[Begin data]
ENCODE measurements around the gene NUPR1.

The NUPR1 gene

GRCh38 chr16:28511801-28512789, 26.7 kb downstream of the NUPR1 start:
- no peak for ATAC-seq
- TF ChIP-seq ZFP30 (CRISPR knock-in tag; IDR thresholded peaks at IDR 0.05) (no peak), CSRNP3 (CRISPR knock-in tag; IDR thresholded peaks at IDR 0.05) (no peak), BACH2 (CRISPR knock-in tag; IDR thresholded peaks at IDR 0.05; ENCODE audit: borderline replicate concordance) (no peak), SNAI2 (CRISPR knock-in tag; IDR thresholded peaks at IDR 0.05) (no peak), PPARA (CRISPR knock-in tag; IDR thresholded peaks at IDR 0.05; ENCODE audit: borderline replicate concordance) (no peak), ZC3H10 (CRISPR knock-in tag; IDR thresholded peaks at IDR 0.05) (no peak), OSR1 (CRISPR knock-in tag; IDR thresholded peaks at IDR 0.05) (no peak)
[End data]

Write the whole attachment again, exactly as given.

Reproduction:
ENCODE measurements around the gene NUPR1.

The NUPR1 gene

GRCh38 chr16:28511801-28512789, 26.7 kb downstream of the NUPR1 start:
- no peak for ATAC-seq
- TF ChIP-seq ZFP30 (CRISPR knock-in tag; IDR thresholded peaks at IDR 0.05) (no peak), CSRNP3 (CRISPR knock-in tag; IDR thresholded peaks at IDR 0.05) (no peak), BACH2 (CRISPR knock-in tag; IDR thresholded peaks at IDR 0.05; ENCODE audit: borderline replicate concordance) (no peak), SNAI2 (CRISPR knock-in tag; IDR thresholded peaks at IDR 0.05) (no peak), PPARA (CRISPR knock-in tag; IDR thresholded peaks at IDR 0.05; ENCODE audit: borderline replicate concordance) (no peak), ZC3H10 (CRISPR knock-in tag; IDR thresholded peaks at IDR 0.05) (no peak), OSR1 (CRISPR knock-in tag; IDR thresholded peaks at IDR 0.05) (no peak)